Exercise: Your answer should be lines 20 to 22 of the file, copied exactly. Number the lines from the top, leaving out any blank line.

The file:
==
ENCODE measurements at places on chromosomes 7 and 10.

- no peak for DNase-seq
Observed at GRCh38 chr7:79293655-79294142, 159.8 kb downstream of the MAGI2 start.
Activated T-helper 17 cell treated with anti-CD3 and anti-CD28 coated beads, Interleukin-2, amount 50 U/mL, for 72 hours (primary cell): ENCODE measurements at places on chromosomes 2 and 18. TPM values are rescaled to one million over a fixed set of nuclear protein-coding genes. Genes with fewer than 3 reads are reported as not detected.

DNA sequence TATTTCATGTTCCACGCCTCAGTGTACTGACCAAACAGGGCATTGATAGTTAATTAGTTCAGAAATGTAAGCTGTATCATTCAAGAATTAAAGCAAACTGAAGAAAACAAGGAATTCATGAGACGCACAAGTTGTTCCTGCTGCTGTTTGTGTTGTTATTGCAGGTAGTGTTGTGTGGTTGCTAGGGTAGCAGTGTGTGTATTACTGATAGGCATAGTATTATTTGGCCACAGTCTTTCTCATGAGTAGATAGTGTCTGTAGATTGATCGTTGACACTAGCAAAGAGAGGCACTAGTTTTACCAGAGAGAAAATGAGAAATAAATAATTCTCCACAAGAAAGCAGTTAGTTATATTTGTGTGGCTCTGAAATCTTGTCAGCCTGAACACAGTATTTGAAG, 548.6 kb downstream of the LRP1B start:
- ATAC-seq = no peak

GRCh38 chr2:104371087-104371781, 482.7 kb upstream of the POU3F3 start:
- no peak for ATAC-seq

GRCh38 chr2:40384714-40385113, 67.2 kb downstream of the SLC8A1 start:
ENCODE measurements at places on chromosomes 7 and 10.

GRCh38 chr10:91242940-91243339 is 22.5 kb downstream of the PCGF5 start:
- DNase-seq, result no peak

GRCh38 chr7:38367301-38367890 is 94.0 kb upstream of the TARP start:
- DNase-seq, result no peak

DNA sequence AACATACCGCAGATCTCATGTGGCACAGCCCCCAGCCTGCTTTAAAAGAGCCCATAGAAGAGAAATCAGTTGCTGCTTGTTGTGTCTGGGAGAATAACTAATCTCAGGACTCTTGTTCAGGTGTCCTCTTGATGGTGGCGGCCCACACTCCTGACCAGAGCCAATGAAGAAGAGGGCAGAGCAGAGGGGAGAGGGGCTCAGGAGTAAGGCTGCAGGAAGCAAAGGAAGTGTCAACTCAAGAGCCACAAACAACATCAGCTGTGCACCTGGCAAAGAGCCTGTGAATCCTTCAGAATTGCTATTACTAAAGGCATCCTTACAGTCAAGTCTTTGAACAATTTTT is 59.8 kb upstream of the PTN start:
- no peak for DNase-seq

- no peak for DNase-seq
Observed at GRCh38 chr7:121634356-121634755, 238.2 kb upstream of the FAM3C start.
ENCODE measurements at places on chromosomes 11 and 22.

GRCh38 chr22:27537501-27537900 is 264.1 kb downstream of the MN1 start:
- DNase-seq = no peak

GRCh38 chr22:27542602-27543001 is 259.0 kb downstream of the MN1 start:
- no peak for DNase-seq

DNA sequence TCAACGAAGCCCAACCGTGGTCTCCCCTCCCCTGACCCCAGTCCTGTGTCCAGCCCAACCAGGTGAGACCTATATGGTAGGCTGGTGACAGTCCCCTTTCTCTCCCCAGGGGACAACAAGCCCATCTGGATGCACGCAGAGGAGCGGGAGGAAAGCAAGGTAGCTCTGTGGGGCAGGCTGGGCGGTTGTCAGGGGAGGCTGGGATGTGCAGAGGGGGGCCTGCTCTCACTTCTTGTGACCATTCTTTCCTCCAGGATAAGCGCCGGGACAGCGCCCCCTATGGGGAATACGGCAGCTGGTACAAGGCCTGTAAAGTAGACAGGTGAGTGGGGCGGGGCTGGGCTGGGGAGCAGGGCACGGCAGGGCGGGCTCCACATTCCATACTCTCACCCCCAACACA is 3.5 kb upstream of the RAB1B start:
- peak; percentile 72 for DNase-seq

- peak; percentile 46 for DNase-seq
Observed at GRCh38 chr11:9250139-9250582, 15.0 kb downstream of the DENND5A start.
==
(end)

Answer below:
GRCh38 chr22:27537501-27537900 is 264.1 kb downstream of the MN1 start:
- DNase-seq = no peak

GRCh38 chr22:27542602-27543001 is 259.0 kb downstream of the MN1 start: